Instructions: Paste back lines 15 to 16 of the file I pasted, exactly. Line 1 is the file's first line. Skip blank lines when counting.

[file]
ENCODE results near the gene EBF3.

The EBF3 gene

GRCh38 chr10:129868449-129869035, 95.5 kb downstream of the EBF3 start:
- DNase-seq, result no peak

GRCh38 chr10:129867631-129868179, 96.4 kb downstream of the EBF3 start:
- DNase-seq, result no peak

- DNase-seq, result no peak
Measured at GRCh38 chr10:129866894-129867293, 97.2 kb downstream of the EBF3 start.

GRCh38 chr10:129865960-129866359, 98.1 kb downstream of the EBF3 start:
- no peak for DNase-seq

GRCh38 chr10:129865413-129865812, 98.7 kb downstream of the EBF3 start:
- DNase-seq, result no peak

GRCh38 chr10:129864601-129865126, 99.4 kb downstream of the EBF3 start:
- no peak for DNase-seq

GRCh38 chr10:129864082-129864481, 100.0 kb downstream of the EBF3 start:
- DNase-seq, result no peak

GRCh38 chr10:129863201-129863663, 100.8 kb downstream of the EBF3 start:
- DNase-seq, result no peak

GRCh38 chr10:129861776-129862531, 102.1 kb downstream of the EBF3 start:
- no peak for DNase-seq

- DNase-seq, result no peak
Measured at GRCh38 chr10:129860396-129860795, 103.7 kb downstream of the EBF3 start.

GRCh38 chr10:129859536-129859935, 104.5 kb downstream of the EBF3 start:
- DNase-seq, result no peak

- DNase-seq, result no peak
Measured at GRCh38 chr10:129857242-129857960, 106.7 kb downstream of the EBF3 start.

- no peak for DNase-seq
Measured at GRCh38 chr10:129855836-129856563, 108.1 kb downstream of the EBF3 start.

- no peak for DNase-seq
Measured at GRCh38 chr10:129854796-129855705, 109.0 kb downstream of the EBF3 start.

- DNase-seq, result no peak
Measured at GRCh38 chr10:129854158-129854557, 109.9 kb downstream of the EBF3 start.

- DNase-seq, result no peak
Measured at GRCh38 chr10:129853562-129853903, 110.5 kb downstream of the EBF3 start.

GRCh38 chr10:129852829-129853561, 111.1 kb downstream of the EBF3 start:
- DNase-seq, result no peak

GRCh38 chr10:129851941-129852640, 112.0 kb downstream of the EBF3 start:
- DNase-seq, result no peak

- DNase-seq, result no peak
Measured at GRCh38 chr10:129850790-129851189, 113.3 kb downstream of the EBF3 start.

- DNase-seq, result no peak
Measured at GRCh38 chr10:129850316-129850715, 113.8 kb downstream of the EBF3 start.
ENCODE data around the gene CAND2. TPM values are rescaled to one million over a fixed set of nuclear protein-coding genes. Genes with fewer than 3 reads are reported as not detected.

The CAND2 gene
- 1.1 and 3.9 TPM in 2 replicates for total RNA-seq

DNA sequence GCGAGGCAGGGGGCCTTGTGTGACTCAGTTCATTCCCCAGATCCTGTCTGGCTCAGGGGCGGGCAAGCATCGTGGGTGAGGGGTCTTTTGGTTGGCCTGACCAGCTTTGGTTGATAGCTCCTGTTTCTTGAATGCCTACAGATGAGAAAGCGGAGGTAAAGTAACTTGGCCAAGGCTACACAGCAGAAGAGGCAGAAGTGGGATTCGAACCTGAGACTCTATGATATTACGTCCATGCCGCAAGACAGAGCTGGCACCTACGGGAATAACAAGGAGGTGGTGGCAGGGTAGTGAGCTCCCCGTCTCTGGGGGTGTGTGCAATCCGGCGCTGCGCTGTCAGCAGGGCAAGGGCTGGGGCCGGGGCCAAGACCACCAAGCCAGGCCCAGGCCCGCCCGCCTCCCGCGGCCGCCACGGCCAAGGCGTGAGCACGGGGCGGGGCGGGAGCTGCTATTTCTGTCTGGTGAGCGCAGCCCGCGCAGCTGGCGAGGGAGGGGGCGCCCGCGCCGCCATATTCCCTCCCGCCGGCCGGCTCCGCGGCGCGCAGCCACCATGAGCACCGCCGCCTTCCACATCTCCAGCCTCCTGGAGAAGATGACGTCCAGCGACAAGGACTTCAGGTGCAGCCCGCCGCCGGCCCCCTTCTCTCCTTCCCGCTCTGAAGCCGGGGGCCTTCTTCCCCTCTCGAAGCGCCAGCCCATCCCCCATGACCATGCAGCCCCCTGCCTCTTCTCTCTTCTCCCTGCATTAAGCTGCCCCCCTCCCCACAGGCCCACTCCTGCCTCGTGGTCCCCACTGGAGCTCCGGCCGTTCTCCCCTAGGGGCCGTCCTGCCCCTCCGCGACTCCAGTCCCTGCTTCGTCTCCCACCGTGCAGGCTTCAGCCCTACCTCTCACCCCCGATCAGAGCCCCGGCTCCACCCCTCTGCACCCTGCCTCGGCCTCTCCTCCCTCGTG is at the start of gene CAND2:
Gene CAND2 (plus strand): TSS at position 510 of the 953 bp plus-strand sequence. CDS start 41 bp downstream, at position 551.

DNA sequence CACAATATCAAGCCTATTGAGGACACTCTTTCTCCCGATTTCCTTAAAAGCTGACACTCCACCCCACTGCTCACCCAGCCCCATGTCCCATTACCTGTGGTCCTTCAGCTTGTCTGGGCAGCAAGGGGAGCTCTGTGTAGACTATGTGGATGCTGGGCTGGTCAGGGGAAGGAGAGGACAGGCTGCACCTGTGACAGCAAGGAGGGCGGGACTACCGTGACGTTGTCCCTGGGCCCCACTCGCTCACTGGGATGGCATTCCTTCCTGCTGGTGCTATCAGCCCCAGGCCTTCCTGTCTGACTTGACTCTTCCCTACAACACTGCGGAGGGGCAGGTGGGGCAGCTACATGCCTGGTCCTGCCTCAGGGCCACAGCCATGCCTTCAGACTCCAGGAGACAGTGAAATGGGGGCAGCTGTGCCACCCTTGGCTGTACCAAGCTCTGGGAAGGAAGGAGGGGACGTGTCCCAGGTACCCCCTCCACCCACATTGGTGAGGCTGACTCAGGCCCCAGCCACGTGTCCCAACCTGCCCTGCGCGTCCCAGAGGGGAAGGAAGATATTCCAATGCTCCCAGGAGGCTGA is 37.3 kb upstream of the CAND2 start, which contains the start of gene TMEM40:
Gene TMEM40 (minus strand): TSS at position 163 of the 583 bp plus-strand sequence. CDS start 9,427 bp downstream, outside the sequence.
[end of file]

GRCh38 chr10:129864082-129864481, 100.0 kb downstream of the EBF3 start:
- DNase-seq, result no peak